I recently had the opportunity to interview Changing Trains and came away an even bigger fan. A true Indie artist with a love for music that's evident in every note played.
First off, thanks for doing the interview. My first question, how long have you all been playing music; and when and how did you guys become a group?
Paul (Changing Trains) - We started playing our instruments as teenagers and the band was born pretty soon after. We gathered a couple other members along the way, but right from the start we wanted to write original music. It really has been an obsession for a long time and although the progress seems slow, we noticed a considerable progression every time we recorded a demo or EP or album. This time, we think we've found a great sound and our writing and producing skills have certainly improved a lot for this album. It was all worth the effort!
I would say so. The album is fantastic. What does the name of your group, Changing Trains, symbolize?
Paul (Changing Trains) - The name is just as important as any of the songs. Over the years we went by different names, but this time I wanted to write such a personal album that was telling stories about life. The band name is along the same lines, life's a journey and Changing Trains to me, symbolizes being at kind of a crossroads in your life and deciding to take a different direction.
That is well thought out and different than what I was thinking. I do like your version better though. Are all the band members based out of Limerick?
Paul (Changing Trains) - The hardest part of making this album was the fact members are scattered. Myself and Dave produced the album, wrote the songs, played guitar and did some backing vocals while Dave is also the drummer. Hannah is based in Limerick as well as Podge, who plays violin in some of the tracks. Our core band is in Limerick. Our bass player Rob moved to Kerry, so he would travel up to record once we emailed him the basic songs. Neil plays guitar, keyboard and also does some backing vocals, but he lives in Thailand where he teaches. Again, we would email each other back and forth and then we would record when he was home, which was maybe twice a year.
In the video for "Won't Let You Down," why is there only a side view of Hannah? Is that her best side or something? Just Kidding!
Paul (Changing Trains) - The video was Peter's project. He makes short films and has done a couple of music videos already, so it was up to him what to do with the video. He wanted to do something visually interesting, so that's why there are only side views of Hannah. A lot of people have asked about that, so I suppose his idea worked. We love the video and we're hoping to do another one soon enough so people will get a chance to see more of Hannah...He might even put the rest of us in the next one, ha ha ha!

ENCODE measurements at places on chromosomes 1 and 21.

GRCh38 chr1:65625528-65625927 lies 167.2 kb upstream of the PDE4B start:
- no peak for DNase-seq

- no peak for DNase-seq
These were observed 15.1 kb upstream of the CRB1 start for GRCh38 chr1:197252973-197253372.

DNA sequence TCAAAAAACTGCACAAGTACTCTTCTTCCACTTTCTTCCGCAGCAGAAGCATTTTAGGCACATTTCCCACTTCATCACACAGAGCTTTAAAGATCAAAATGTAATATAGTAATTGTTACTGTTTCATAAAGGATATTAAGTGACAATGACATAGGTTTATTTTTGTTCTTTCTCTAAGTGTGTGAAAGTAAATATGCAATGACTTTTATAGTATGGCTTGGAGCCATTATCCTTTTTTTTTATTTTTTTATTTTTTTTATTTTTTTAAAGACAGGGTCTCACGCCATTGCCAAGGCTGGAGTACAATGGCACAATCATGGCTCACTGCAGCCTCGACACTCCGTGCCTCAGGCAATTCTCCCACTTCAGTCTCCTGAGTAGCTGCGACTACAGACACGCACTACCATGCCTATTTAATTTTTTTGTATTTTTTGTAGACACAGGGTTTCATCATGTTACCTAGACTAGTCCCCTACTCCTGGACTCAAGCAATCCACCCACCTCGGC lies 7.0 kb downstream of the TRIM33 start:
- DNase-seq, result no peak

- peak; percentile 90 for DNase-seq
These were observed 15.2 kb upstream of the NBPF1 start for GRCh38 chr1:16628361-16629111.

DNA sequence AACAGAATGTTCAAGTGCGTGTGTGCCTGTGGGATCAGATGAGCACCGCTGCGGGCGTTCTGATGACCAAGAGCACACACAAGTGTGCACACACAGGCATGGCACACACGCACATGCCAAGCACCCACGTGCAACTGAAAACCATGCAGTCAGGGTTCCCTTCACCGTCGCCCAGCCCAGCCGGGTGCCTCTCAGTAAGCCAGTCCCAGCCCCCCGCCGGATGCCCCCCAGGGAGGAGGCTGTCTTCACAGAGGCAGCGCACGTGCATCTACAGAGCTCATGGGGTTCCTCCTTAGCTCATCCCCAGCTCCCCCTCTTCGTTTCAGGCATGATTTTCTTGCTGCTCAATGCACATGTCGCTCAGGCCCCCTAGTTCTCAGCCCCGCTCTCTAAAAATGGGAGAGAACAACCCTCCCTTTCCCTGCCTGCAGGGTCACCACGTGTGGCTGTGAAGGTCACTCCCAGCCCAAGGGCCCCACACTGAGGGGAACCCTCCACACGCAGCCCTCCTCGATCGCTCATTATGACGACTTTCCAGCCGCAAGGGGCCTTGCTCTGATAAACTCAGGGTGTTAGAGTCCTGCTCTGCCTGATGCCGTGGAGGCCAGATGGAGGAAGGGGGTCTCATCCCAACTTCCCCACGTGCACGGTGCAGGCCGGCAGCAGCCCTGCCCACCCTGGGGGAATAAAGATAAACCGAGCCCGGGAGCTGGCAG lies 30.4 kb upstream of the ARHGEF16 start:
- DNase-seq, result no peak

Well Paul, Hannah is easier on the eyes. I'm still kidding, I'm sure the ladies will love you guys too. Keeping on the lines of the video, are the still shots original photos or computer generated?
Paul (Changing Trains) - Pete took some video footage and faded them in and out of images of space. We pretty much just let him do what he wanted. Pete is Neil's younger brother and we grew up around the corner from each other, so there was complete trust that he would make something unique and interesting.
It was definitely unique. The background shots were amazing! I love how you guys incorporate your background vocals, which I think are superb. It gives that much more meaning and sound to the song. It reminds me of another Irish band, Kodaline. How similar are you guys to them and is this sound an Irish thing?
Paul (Changing Trains) - I don't think it's an Irish thing exclusively. We've always loved a lot of vocals and harmonizing in songs, but overall, I think we're more influenced by American bands. Kodaline are huge at the moment so if we could get anywhere near that level would be great.
Being from the United States, my perception is that our music market is the one musicians really want to crack. How true is this statement?
Give me one goal you hope to achieve with your music?
Paul (Changing Trains) - The only goal we have with our music is to keep improving. We love what we do and we feel we can keep getting better. We're going to start working on songs for the next album as soon as we can. We're looking forward to playing a lot more live as well and see what kind of reaction the album will get.
That's awesome Paul! Tell me, how are all of your American accents?
Paul (Changing Trains) - We only use American accents when the phrase "Hell Yeah" is required! There are a lot of American phrases or words that have crept into everyday Irish vocabulary in recent years. Words like (awesome). Rob does a brilliant Arnold Schwarzenegger impression...You could say it's awesome!
Awesome, I mean outstanding Paul! One problem, Arnold is from Austria so technically he doesn't have a good American accent. Now for the most important question of them all. The Beatles or The Monkees?
Paul (Changing Trains) - I would have to say The Beatles. I'm not a fan of either one, but my dad liked The Beatles, so I would have to pick them.
By Maxim Daniels